The proposal for funding cuts left thousands of West Australians with nowhere to turn to for financial assistance, like Beechboro pensioner June Cunningham, who has used the service to manage her finances for more than 10 years.
The 74-year-old was concerned she would no longer be able to access financial counselling and joined the Opposition in condemning the decision.
After hosting private meetings with groups affected by the cuts last week, the Government decided to reinstate funding and is now looking to invest $1.8 million a year, which is still less than the previously allocated budget of $2.4 million.
Opposition community services spokeswoman Simone McGurk said the allocation was not enough to uphold an effective service, but was better than a total cut.
�Anything less than $2.4 million will be a slap in the face and shows this government doesn�t care about helping people in need,� she said.
�If the Government is really struggling to find money for these services, perhaps they should think about cutting their political advertising.�
Mental Health and Disability Services Minister Helen Morton said the reasoning behind the decision to reduce funding was that financial counselling was not the main concern of the Department of Child Protection and Family Support (CPFS).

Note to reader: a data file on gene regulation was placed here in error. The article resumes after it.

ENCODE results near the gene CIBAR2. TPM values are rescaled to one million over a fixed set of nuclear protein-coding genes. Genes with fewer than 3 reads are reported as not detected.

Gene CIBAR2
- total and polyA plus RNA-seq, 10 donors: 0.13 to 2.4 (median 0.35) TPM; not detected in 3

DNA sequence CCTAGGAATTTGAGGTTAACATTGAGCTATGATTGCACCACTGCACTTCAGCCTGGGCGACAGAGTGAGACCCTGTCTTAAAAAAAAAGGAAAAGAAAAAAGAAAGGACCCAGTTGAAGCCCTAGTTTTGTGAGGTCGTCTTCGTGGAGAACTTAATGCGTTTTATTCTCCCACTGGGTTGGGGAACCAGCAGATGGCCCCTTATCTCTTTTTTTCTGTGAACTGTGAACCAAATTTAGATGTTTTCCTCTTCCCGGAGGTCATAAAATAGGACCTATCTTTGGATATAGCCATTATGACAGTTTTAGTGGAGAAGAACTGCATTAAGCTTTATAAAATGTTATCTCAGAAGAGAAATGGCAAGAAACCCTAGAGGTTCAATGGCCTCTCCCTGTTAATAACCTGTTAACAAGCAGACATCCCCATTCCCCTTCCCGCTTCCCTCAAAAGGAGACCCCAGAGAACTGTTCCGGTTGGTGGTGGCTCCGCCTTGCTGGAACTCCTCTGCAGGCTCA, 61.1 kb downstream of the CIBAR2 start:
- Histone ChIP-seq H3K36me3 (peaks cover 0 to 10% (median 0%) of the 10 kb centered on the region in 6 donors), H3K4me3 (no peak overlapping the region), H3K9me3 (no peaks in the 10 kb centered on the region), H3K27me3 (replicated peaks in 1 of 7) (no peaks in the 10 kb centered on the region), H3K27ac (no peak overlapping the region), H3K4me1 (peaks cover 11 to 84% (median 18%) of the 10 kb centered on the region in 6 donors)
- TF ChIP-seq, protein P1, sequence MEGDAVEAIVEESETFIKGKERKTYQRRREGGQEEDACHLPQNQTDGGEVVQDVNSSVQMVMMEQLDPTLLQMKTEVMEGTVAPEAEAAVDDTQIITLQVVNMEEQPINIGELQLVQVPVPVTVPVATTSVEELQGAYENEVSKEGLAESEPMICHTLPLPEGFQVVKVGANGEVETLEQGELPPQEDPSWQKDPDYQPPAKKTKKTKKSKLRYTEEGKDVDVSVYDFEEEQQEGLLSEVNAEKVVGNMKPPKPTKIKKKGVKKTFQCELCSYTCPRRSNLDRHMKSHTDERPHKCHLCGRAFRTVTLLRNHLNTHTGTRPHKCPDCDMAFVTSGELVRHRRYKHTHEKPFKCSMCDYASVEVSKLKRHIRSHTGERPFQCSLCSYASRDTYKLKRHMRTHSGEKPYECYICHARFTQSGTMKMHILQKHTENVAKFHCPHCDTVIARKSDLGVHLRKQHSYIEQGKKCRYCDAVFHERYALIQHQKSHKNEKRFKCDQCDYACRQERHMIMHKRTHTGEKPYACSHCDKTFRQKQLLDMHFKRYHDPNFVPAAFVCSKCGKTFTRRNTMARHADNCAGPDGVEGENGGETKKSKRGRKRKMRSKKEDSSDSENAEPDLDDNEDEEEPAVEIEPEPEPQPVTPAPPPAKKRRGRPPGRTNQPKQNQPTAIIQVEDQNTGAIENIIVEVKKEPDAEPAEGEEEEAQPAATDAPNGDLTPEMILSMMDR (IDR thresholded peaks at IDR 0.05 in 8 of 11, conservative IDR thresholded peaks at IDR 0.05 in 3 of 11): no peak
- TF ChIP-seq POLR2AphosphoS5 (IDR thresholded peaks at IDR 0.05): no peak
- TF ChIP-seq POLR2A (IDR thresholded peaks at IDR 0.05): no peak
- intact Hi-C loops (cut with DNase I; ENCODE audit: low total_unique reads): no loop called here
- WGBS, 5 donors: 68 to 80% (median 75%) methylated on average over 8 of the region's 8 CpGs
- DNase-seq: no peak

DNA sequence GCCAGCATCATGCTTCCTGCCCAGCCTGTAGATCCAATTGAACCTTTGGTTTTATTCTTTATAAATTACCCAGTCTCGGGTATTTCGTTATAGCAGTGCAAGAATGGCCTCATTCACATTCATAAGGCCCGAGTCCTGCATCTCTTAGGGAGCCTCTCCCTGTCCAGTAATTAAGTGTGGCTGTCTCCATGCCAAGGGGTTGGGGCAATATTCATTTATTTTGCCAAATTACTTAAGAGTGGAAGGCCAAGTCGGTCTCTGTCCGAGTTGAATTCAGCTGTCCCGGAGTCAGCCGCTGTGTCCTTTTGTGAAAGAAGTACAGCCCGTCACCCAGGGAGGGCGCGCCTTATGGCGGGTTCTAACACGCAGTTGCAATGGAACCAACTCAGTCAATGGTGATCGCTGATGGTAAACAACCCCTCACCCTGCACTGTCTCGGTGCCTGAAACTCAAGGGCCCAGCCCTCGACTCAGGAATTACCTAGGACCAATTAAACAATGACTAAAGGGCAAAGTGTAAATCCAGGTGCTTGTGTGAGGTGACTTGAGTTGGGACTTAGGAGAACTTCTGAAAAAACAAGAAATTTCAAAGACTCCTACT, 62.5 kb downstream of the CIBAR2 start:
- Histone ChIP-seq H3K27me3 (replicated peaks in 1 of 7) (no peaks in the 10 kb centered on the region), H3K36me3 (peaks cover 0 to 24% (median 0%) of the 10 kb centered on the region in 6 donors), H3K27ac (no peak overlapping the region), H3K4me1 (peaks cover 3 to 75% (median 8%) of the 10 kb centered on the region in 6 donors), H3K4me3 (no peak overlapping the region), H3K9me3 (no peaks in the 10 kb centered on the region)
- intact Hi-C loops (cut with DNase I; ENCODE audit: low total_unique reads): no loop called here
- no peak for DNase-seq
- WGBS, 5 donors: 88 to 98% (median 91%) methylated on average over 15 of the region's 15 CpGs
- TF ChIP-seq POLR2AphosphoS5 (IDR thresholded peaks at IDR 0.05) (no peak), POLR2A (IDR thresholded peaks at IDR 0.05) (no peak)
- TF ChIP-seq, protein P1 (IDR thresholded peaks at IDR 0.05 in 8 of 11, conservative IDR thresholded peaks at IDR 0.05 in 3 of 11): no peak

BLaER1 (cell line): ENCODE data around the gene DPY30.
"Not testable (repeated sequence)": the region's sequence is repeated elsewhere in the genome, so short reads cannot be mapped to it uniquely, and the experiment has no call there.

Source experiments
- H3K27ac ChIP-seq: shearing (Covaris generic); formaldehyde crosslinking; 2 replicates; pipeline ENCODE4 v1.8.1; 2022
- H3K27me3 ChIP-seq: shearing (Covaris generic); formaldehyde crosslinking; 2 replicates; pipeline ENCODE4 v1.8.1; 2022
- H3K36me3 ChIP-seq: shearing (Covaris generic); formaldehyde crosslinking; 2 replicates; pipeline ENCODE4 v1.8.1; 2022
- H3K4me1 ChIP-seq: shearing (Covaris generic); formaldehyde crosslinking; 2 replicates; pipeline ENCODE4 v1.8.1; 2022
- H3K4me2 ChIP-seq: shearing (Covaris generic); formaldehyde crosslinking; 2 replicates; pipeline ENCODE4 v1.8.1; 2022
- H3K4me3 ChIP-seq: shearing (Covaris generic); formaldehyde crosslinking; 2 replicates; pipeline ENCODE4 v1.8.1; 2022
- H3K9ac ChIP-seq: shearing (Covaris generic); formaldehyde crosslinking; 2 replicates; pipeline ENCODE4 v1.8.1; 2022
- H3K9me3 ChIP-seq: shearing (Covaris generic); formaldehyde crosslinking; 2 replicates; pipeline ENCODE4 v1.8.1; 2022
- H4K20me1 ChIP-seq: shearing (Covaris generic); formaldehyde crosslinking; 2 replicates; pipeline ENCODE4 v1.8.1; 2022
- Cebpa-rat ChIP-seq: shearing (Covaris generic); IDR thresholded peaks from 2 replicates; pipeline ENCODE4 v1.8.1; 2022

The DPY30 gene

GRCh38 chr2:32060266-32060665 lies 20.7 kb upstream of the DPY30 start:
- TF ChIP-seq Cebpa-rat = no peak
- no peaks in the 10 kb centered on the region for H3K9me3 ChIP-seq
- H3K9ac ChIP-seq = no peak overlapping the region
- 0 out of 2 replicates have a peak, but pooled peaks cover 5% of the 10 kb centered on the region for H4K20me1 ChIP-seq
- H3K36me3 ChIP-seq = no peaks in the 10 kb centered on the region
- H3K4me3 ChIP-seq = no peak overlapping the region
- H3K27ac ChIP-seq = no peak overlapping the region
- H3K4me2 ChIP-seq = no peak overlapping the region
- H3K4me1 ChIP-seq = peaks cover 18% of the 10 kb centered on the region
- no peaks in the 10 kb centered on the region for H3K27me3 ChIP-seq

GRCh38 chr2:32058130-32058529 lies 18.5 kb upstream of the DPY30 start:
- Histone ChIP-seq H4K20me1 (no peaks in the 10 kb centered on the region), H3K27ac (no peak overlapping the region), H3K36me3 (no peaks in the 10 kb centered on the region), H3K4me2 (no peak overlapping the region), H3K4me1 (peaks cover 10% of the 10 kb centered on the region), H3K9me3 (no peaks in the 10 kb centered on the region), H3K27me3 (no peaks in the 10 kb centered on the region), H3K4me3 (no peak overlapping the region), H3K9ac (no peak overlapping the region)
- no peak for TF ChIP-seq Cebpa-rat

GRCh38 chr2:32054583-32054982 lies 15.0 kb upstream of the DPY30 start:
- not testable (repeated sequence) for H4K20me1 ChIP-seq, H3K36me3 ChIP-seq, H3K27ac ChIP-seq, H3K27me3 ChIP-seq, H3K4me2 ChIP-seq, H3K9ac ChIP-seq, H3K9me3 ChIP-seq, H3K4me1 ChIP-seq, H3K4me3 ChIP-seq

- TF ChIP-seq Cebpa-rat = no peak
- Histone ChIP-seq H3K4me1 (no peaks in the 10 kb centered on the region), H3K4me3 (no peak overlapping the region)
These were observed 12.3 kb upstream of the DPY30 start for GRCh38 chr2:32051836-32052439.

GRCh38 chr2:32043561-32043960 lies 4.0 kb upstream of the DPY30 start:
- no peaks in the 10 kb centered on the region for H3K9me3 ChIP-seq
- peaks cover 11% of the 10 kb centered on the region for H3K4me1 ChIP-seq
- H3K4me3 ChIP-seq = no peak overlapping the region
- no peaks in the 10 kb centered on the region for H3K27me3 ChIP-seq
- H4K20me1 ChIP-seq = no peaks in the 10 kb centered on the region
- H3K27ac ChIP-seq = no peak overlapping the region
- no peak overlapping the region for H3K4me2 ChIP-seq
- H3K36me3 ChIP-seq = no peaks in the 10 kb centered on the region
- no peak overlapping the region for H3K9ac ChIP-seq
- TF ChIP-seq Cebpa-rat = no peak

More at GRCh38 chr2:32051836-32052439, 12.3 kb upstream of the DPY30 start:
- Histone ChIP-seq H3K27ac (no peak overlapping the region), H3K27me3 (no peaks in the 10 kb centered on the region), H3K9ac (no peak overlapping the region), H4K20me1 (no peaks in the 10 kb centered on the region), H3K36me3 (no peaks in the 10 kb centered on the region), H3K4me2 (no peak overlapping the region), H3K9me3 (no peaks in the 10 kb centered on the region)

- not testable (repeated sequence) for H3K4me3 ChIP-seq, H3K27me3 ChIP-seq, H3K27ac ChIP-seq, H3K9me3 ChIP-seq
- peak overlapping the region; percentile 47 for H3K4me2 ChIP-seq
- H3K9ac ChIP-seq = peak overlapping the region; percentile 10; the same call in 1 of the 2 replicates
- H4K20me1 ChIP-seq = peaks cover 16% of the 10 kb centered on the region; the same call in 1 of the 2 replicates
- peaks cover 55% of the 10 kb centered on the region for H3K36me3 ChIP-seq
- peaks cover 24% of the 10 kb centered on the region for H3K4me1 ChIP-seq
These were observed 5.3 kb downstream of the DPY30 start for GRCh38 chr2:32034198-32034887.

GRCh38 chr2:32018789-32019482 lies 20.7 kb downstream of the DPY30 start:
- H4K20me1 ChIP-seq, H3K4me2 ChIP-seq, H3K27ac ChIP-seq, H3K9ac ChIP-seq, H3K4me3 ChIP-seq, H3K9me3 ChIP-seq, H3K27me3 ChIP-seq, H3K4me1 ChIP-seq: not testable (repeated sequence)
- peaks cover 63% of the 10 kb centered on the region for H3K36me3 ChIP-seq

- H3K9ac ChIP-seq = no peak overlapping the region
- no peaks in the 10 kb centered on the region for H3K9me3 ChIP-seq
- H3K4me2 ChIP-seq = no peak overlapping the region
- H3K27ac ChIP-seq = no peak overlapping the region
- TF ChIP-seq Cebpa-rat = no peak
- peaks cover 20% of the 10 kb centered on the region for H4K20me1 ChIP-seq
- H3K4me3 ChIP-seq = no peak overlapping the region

�This will allow CPFS to make savings intended and continue its focus on its core business of protecting children,� Mrs Morton said.
The Government is now considering giving responsibility for financial counselling to the Department of Local Government and Communities.
�The Government is working with the financial counselling sector to help develop a revised metropolitan service delivery model that is efficient, integrated and sustainable,� she said.
But Ms Cunningham feared local governments would not be sympathetic to the cause.
Ms Morton hopes that shifting responsibility will enable the Department of Local Government and Communities to bring an across-government perspective to the issue.